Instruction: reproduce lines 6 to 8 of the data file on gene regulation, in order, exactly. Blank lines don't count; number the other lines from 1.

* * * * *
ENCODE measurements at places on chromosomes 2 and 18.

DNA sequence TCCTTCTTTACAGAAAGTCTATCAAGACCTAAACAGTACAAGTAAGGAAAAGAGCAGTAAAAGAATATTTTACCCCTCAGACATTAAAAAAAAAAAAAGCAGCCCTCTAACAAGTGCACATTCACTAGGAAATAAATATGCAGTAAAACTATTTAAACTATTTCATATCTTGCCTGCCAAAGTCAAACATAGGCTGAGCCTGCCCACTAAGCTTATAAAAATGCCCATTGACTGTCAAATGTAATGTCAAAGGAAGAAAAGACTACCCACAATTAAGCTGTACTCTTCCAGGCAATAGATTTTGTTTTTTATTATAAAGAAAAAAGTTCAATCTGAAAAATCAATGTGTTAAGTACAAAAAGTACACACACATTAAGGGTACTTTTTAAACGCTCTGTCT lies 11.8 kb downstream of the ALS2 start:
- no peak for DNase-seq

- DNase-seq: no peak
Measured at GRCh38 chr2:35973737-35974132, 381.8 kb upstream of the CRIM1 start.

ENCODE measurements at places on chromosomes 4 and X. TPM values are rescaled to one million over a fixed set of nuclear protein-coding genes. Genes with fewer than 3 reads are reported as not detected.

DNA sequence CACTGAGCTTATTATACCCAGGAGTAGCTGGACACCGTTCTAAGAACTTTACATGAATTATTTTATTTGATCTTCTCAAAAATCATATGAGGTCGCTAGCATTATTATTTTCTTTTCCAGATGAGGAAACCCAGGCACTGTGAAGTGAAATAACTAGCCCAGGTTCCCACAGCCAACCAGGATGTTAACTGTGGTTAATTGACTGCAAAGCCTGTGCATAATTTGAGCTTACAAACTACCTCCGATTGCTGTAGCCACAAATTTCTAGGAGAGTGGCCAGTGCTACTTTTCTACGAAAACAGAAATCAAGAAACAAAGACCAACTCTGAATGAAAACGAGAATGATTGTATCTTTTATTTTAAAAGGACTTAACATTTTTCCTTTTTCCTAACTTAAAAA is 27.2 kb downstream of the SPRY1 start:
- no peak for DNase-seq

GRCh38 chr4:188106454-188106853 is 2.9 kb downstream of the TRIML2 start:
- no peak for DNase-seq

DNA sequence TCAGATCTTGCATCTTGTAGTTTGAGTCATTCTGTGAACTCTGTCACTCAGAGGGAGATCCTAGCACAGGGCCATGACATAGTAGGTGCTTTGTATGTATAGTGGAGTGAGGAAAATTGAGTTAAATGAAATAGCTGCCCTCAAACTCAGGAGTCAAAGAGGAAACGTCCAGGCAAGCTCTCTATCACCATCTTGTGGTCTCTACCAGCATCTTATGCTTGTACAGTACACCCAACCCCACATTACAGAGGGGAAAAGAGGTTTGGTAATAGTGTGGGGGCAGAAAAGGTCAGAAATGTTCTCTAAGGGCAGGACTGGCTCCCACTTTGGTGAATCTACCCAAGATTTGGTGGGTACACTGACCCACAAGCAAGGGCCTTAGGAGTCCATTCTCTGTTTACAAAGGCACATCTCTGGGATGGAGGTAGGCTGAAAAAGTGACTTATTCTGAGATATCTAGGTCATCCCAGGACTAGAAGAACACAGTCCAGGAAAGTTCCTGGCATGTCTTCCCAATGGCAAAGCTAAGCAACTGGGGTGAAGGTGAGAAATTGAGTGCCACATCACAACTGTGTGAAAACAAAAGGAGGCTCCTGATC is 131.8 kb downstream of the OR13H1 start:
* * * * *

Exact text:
ENCODE measurements at places on chromosomes 4 and X. TPM values are rescaled to one million over a fixed set of nuclear protein-coding genes. Genes with fewer than 3 reads are reported as not detected.

DNA sequence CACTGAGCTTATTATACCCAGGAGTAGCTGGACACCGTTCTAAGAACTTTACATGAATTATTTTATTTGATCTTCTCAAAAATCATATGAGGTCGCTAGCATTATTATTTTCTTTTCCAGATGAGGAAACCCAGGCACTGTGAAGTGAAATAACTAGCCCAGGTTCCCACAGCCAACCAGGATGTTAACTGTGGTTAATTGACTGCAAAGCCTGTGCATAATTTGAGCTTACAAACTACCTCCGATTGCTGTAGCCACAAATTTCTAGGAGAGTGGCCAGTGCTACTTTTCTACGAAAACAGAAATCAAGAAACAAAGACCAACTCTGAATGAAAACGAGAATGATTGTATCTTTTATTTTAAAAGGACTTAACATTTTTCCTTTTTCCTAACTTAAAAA is 27.2 kb downstream of the SPRY1 start:
- no peak for DNase-seq